Editor: Re: Term ‘genocided’ offensive, NOW letters, Aug. 3
I am writing to you in response to Eva Derton’s letter in the Aug. 3 edition of the NOW. We can all agree that the Holocaust was an atrocity and it is unfortunate that the term genocide elicits negative feelings for Ms. Derton due to the traumatic events inflicted on her family.
However, what she and many of our fellow Canadians fail to realize is that Indigenous people (who also didn’t do anything wrong) have indeed suffered a genocide of their own.
In a letter sent to the UN special rapporteur on Indigenous rights, the authors, including a former CEO of the Canadian Jewish Congress, highlight these incidences: starving First Nations to death during the Western expansion of European settlers, the entire residential school system and the Sixties Scoop.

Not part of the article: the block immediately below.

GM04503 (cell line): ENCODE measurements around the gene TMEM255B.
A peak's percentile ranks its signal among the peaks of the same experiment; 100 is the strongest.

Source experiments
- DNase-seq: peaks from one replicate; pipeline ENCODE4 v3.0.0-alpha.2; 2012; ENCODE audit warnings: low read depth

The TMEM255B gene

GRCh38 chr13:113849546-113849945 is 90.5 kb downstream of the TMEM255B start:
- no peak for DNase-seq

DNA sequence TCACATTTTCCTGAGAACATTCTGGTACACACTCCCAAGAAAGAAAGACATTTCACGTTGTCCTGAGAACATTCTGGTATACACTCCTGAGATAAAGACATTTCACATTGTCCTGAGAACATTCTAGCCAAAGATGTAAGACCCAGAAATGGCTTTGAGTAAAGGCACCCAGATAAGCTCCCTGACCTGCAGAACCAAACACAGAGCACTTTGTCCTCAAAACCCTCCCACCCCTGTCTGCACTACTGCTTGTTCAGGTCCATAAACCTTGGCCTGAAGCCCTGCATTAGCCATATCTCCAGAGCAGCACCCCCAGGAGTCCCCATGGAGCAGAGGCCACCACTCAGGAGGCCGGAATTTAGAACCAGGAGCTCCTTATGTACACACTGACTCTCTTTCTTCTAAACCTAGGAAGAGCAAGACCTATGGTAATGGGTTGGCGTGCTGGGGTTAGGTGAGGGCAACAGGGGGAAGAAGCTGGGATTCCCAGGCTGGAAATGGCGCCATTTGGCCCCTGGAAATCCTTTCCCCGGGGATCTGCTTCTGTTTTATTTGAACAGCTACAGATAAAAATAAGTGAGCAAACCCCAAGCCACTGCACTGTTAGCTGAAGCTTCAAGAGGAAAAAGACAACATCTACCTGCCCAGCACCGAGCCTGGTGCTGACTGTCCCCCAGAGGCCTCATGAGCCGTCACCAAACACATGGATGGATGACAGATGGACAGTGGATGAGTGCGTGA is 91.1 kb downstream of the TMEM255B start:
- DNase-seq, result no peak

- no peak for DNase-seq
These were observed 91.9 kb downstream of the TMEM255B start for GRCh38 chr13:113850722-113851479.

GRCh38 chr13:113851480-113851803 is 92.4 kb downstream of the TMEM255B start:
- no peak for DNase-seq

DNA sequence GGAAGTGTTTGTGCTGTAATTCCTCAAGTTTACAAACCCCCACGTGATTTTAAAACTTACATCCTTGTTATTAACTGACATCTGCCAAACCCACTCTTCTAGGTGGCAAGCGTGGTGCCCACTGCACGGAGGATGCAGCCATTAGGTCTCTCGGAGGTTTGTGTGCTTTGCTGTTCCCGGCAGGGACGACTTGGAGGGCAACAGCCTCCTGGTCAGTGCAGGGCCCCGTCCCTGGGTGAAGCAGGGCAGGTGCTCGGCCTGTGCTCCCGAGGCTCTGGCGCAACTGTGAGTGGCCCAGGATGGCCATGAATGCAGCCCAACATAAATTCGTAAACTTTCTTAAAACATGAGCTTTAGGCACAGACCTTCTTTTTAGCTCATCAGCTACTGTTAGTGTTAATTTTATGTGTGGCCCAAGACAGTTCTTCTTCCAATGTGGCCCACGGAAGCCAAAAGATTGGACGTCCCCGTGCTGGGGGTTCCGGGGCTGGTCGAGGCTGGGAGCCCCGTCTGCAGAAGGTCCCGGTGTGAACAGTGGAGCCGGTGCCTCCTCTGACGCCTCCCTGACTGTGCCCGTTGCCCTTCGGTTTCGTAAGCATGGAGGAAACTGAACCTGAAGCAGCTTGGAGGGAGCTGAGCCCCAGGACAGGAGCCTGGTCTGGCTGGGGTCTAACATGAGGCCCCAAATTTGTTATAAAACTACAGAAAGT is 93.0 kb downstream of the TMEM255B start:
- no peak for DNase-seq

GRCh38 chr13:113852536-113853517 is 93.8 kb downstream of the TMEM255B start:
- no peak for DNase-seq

All of which meet the definition for genocide set out in the 1948 United Nations Convention on the Prevention and Punishment of the Crime of Genocide.
To this day, Indigenous people are still being mistreated with a disproportionate amount of children taken from their families and put in the foster care system.
Many of the reserves nationwide do not even have access to safe drinking water for crying out loud. So rather than resenting Ms. Tatel’s choice of words, perhaps Ms. Derton could consider respecting them. And respecting the fact that we live on unceded Indigenous lands, which includes the territories of the Musqueam, Skxwú7mesh, Stó:lo, and Tsleil-Waututh Nations. I, for one, am grateful to Ms. Tatel and all of those fighting to preserve the land for my children and future generations to come.
Jennifer Yamagata, Burnaby